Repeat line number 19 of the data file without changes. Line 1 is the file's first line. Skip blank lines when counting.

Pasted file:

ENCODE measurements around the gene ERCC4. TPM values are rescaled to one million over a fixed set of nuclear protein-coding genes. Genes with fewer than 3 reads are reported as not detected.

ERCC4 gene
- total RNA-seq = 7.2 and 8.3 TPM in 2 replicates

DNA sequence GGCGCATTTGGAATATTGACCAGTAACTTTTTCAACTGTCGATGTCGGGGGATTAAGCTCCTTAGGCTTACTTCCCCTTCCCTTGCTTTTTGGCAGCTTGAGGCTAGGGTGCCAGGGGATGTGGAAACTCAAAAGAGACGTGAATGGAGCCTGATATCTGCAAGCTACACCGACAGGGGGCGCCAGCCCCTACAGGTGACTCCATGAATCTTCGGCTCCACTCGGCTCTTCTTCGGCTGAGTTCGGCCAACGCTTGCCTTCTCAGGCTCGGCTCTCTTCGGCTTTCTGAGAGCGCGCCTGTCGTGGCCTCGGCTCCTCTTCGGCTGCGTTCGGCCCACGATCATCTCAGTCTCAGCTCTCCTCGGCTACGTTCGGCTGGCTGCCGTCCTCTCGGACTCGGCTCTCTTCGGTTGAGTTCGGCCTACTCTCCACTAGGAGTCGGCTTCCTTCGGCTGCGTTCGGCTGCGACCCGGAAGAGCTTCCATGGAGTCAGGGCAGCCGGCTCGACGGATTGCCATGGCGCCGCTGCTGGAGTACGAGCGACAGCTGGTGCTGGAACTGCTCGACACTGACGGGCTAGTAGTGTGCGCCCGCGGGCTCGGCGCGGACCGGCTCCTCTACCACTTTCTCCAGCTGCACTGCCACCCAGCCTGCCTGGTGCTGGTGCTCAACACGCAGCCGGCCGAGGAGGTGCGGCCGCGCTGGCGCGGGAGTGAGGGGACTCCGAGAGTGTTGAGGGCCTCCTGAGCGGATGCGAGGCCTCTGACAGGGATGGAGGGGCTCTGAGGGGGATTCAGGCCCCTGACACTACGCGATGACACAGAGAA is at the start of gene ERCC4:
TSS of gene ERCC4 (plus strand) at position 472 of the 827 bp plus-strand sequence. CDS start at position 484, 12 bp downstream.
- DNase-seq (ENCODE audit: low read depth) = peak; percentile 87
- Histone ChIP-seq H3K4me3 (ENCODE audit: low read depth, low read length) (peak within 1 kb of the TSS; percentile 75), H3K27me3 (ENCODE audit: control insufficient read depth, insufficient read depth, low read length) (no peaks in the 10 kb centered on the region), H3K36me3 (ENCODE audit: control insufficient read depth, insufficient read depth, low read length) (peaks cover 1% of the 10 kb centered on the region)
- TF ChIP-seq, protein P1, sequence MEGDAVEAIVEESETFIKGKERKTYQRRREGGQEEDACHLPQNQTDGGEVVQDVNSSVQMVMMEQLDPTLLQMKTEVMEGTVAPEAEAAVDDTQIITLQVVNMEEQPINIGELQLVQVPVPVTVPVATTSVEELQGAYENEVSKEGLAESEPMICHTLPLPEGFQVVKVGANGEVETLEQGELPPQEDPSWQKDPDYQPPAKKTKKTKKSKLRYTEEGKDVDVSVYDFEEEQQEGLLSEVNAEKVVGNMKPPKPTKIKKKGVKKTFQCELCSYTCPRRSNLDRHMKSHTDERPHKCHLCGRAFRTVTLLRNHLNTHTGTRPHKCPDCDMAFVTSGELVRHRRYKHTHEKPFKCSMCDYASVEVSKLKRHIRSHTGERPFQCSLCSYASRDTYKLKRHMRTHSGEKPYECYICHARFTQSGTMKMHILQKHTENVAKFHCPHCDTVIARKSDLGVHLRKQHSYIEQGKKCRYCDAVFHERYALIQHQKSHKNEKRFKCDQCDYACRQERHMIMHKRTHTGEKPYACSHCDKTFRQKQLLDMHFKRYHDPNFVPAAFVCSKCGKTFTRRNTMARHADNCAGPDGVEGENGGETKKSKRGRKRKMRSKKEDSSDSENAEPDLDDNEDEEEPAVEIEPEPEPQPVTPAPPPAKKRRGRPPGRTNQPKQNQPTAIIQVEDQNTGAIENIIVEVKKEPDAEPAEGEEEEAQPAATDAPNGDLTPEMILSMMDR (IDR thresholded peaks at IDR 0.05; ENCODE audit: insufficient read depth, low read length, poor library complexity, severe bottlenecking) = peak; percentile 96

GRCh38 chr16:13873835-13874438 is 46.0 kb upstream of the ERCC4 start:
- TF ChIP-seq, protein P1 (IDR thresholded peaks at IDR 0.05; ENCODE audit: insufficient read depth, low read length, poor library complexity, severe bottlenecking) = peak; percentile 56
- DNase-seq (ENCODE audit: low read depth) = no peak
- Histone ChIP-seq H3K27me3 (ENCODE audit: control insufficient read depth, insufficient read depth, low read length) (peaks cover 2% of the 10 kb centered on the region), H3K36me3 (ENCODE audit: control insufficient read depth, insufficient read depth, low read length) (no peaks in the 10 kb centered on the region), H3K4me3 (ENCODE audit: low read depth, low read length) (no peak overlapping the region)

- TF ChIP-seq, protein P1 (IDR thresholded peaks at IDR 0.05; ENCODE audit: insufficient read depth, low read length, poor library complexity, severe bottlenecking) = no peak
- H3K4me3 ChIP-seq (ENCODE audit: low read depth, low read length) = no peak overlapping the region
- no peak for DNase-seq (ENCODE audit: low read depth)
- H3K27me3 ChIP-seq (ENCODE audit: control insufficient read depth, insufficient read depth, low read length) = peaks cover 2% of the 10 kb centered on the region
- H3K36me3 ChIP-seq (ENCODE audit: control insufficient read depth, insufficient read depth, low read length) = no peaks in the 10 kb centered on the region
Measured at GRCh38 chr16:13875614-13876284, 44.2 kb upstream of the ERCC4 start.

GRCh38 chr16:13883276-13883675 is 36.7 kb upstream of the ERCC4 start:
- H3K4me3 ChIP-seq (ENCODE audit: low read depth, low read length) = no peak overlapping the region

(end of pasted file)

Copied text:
GRCh38 chr16:13883276-13883675 is 36.7 kb upstream of the ERCC4 start: